Meet the Fleet

One of the best parts of attending a fly-in like Sun ‘n Fun is the opportunity to see rare and unusual vintage aircraft. This year a 1930s-era Consolidated YPT-6A Fleet made the show for the first time.

The airplane, painted brown and COME FIND ME yellow, rocked gently in the wind that blew across the vintage parking area while owners Mark White and Mary Wood of Vero Beach, Florida, made sure the tie-downs were holding fast. Like a couple of proud parents, they were more than willing to talk to people about their airplane.

“That’s our baby,” Wood said with a smile, gesturing to the biplane.“It’s 80 years old and it’s a dream to fly,” Wood chimed in.”We’ve never had anyone fly it who didn’t like it.”

It took the couple seven years to restore the biplane, finishing up the project last year.

You don’t see many YPT-6A, said White, because only a handful were built. Jane’s Encyclopedia of Aircraft notes that the Fleet PT-6 and its derivatives, such as the YPT and the Navy version N2Y, are basically militarized versions of the Fleet Model 2. It draws its lineage from the Fleet 1, which was originally known as the Consolidated Model 14 Husky Junior. Eventually, Consolidated abandon production of the aircraft and the manufacturing rights were purchased by Reuben Fleet, the president of Consolidated Aircraft and an aircraft designer. He formed Fleet Aircraft and production moved forward.

“Consolidated Aircraft built a total of 15 of these for the Air Corps and another six for the Navy,” he said, noting, “There are four of these remaining. There is one Navy version left and that is at Pensacola Naval Air Museum. This one was one of five based at Wright-Patterson Air Force Base. As far as I know, this is the only one that is airworthy.”

The airplane came into White’s possession when he decided he wanted a vintage open cockpit biplane to call his own. His first thought was a Stearman, but he didn’t have room for one. He found the biplane advertised for sale, listed as a “project airplane,” which meant it was in pieces. The pair rented a truck, drove to Ohio and brought it home.

White and Wood say that they were extremely lucky because, unlike so many other project airplanes, all the parts were there. “And unlike so many other airplanes of that era, it hadn’t been wrecked,” said White.

During the parts inventory, they were surprised to find three-digit numbers stamped on everything. At first, the numbers didn’t make any sense.

“The three-digit numbers didn’t match up with the serial number,” White said. “We thought that perhaps we had the papers from one airplane and the airframe of another, which occasionally happens with these old things. Then we looked up the three-digit number and found out that it was the Air Corps serial number.”

The airplane has tandem seating. Back in the day the instructor sat in the rear seat and the student in the front. Today it is soloed from the back seat behind a World War I-style flat windscreen. “The windscreen is kind of unique,” said White. “I found a guy in Texas who had it and he sold it to me.”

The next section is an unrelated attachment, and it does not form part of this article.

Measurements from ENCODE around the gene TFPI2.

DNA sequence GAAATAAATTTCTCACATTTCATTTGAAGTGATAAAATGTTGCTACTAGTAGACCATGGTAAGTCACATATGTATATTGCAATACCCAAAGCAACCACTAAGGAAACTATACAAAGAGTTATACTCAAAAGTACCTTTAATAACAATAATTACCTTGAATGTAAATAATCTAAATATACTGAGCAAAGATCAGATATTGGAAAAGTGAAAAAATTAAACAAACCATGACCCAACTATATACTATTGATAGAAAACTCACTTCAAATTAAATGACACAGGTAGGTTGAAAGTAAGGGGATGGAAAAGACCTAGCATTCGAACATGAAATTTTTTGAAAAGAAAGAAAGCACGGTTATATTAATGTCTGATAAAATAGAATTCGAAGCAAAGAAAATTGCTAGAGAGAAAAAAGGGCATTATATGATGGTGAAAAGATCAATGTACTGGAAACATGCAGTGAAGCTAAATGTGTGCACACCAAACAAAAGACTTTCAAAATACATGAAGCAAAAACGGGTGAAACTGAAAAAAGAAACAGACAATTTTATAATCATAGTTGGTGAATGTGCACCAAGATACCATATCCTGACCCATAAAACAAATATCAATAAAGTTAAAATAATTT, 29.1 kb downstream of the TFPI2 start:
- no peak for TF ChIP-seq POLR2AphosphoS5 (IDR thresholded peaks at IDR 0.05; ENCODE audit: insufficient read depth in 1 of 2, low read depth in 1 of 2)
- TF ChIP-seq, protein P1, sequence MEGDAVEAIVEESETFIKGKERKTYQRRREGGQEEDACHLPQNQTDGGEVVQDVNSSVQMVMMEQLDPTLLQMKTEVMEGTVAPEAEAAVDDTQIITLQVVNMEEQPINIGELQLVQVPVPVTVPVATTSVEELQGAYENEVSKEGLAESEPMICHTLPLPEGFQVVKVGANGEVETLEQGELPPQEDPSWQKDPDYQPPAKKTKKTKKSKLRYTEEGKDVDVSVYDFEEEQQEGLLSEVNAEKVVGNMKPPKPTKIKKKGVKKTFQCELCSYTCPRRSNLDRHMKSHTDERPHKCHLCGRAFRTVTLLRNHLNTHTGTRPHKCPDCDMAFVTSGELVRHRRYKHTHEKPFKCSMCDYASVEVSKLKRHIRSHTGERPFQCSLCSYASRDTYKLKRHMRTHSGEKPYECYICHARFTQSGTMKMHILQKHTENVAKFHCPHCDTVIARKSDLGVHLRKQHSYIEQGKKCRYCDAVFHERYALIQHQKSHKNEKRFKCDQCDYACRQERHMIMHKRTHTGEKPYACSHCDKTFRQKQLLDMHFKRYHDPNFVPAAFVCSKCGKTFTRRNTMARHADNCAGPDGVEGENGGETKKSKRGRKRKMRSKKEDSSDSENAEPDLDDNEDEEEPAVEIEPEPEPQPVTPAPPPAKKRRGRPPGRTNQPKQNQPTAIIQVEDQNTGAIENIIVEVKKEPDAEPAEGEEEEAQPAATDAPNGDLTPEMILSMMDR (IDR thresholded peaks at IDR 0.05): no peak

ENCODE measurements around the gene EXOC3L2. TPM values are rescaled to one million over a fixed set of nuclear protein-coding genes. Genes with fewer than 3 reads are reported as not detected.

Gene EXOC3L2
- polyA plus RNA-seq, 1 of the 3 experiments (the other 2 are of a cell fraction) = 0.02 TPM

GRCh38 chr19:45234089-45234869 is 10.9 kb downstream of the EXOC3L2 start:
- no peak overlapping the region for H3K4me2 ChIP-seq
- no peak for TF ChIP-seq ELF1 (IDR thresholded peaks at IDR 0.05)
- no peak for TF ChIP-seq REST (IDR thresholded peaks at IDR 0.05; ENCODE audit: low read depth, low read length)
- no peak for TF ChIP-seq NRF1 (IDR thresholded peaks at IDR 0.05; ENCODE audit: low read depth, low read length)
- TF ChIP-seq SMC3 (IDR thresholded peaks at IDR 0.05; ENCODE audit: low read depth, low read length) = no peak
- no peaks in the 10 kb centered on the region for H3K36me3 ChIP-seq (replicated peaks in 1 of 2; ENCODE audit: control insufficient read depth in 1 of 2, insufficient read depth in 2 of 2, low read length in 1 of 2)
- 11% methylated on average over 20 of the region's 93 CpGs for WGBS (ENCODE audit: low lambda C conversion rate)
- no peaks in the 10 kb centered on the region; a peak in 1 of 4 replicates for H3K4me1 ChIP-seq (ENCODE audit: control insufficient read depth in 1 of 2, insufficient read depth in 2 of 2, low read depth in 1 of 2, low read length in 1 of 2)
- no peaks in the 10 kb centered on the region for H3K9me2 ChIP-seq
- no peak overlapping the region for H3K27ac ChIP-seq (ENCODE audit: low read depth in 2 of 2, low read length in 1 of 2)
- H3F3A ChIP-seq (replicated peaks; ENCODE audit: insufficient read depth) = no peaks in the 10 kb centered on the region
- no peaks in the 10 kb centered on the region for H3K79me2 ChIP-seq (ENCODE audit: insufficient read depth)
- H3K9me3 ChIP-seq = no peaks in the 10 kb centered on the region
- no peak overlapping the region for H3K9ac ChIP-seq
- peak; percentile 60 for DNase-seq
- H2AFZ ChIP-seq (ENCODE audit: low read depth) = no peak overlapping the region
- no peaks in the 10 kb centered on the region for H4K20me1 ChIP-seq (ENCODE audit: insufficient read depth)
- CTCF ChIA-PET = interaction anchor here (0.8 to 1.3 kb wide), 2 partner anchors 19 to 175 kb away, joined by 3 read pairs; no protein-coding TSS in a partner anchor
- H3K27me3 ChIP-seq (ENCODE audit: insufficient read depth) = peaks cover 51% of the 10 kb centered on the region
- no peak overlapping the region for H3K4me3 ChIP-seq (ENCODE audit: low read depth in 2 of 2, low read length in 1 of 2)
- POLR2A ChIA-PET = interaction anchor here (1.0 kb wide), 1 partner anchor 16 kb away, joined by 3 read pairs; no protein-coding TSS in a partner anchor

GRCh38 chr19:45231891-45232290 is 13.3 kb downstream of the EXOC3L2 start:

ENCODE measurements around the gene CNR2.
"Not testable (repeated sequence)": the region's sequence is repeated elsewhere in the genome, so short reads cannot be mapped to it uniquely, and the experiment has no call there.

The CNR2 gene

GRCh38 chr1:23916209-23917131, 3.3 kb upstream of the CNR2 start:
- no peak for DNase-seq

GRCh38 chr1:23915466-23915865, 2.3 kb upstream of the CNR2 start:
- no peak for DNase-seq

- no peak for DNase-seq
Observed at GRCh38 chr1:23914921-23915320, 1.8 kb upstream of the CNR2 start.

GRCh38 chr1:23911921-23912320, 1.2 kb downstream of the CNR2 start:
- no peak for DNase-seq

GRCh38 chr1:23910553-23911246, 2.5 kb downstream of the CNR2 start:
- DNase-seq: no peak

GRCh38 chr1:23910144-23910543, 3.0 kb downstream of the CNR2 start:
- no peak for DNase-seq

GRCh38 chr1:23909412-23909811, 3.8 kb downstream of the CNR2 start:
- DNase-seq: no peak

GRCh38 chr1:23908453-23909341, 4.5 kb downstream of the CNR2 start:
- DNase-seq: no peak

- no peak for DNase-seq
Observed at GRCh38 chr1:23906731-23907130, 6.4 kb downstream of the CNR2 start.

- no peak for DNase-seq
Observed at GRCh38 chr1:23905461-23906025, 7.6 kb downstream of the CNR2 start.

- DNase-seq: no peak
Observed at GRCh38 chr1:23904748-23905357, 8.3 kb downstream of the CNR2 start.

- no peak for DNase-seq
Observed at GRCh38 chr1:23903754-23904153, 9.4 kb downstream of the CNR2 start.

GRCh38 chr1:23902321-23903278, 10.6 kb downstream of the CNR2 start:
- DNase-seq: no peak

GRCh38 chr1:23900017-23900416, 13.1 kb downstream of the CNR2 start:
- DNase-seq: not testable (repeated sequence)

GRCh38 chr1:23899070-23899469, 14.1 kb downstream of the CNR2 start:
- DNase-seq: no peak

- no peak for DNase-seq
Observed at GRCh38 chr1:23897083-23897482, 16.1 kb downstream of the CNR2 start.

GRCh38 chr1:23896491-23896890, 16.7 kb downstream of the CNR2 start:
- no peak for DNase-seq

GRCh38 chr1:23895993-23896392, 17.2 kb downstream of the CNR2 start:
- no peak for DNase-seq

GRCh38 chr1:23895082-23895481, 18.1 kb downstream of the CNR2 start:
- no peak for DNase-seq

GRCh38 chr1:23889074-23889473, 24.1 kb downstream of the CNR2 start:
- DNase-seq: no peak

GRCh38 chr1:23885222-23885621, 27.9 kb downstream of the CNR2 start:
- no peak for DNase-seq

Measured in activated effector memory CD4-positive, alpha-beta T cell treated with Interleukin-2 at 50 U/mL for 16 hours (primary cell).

Front cockpit

Front cockpit

Rear cockpit

Rear cockpit

The airplane is not intended to be a historically accurate restoration, White noted. “It’s meant to be fun,” he said. “The rear panel is updated with modern instruments, so it has radios and a transponder, which makes it a little more practical to fly. The front panel is the original panel. It has a tailwheel where originally it had a skid plate. It also has modern wheels and brakes.”

Tailwheel

A 160-hp Kinner engine is under the cowl. Cruise rpm is 1,650. “That gives me a 105 mph cruise,” White said, noting, “It stalls at 50 mph.”

One of the more intriguing things about the aircraft is the trim, “but there is no trim wheel or handle,” he said. “The pilot pulls on the actual cable. There is no trim position indicator in the airplane, so the pilot has to look over his or her shoulder to see the position of the elevator and see if that coincides with how the airplane is flying and what is wanted.”

Activating the trim

The airplane is painted in authentic colors and markings. When restoring a vintage aircraft, finding the right color combination can be a challenge because most of the photographs from the early days of aviation are black and white.

“That’s where Wright-Patterson Air Force Base really helped us out, because we actually found a photo of it at the original base,” White said. “We also learned that it was stationed at Brooks Field in San Antonio. We contacted their museum and they had a book that actually had a picture of our airplane in it.”

Although he’s been flying for a long time, this was the first biplane White has owned.

“It handles really well in the air, not like some airplanes of the vintage era that can be a handful,” he said. “It flies really honestly and it also handles well on the ground. Because it is a biplane it has a lot of drag in it, especially when you slip it. And since it is a tailwheel, when you start to flare, you can’t see anything ahead of you and that can be intimidating at first.”

Although the airplane was designed to be a basic trainer, today its mission is flying for fun. It seemed to always have a crowd around it at Sun ‘n Fun.

“It’s like a rock star,” said Wood. “It attracts a crowd wherever it lands,” added White.

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